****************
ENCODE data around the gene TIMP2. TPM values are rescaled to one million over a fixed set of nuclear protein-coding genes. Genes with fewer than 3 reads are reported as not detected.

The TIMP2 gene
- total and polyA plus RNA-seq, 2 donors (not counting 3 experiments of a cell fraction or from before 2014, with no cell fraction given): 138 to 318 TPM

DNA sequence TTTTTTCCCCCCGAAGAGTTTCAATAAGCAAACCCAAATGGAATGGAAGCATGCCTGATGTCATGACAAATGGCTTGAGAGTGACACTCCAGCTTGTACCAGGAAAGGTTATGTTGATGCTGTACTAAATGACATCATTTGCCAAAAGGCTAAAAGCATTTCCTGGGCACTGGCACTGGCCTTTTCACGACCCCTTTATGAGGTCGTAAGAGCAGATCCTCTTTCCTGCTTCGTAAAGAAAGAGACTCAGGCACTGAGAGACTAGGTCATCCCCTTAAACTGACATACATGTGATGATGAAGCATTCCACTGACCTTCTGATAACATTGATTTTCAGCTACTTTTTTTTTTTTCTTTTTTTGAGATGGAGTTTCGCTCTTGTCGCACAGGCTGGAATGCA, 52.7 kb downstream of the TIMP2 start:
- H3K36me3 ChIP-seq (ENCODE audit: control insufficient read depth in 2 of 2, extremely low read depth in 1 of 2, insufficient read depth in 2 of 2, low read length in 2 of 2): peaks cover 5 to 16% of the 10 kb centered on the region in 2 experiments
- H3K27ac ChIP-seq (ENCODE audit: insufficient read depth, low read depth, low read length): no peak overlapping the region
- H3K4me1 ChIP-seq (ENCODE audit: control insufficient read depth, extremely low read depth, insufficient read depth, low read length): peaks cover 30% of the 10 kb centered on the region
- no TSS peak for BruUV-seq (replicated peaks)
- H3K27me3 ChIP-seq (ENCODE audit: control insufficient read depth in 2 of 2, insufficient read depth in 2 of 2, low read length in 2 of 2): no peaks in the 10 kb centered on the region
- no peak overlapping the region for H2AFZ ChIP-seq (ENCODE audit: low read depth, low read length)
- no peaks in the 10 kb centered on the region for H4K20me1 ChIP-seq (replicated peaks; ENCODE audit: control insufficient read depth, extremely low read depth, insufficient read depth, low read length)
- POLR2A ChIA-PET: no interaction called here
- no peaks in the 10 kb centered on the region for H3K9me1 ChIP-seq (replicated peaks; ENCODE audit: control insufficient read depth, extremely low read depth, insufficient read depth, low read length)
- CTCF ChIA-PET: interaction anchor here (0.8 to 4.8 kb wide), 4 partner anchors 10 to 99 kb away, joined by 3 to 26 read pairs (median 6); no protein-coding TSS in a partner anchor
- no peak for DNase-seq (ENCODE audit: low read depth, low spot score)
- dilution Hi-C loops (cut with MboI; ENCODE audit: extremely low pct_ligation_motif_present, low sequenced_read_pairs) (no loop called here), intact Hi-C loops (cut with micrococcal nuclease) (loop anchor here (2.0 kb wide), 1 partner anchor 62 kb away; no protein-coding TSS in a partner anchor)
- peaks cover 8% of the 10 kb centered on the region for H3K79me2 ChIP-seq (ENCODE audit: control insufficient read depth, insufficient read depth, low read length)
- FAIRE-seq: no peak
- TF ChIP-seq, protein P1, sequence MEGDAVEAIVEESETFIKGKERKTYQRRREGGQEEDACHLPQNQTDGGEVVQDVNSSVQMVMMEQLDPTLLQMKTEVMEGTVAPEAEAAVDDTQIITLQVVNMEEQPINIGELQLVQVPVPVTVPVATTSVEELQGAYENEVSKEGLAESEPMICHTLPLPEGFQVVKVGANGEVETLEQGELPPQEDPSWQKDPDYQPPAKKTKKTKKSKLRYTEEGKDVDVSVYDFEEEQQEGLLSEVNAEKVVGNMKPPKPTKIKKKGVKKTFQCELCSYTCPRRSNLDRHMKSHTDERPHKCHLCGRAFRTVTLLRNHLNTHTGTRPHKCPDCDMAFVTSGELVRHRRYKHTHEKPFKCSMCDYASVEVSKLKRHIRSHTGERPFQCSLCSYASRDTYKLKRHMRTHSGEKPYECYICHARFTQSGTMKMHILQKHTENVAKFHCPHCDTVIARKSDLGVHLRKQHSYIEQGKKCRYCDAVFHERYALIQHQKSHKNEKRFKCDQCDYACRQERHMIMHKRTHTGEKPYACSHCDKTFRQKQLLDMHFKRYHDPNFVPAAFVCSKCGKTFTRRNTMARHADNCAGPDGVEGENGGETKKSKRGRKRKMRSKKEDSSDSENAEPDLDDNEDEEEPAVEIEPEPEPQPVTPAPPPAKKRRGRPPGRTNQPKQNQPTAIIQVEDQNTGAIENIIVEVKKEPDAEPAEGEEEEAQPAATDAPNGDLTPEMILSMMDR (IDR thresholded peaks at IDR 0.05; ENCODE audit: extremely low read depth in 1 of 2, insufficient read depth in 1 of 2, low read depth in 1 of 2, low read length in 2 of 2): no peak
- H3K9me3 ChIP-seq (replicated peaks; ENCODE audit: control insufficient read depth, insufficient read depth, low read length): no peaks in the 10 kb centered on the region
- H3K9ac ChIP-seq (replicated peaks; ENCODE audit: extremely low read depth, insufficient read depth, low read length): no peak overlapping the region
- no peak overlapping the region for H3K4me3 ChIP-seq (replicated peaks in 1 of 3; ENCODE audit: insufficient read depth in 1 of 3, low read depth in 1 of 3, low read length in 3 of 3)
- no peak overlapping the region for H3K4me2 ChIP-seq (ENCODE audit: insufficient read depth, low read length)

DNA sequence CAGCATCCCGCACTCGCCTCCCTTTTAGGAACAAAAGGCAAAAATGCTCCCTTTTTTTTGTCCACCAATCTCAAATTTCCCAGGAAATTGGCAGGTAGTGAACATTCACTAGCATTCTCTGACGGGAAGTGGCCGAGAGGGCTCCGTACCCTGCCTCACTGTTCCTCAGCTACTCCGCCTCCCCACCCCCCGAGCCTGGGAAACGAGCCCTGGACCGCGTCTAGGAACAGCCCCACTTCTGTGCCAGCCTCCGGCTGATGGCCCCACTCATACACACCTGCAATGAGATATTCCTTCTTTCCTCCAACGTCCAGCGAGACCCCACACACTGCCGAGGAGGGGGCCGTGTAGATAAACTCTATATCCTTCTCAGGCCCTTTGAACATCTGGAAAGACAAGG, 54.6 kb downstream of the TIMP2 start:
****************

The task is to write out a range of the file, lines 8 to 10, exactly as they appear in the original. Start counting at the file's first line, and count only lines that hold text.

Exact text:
- no TSS peak for BruUV-seq (replicated peaks)
- H3K27me3 ChIP-seq (ENCODE audit: control insufficient read depth in 2 of 2, insufficient read depth in 2 of 2, low read length in 2 of 2): no peaks in the 10 kb centered on the region
- no peak overlapping the region for H2AFZ ChIP-seq (ENCODE audit: low read depth, low read length)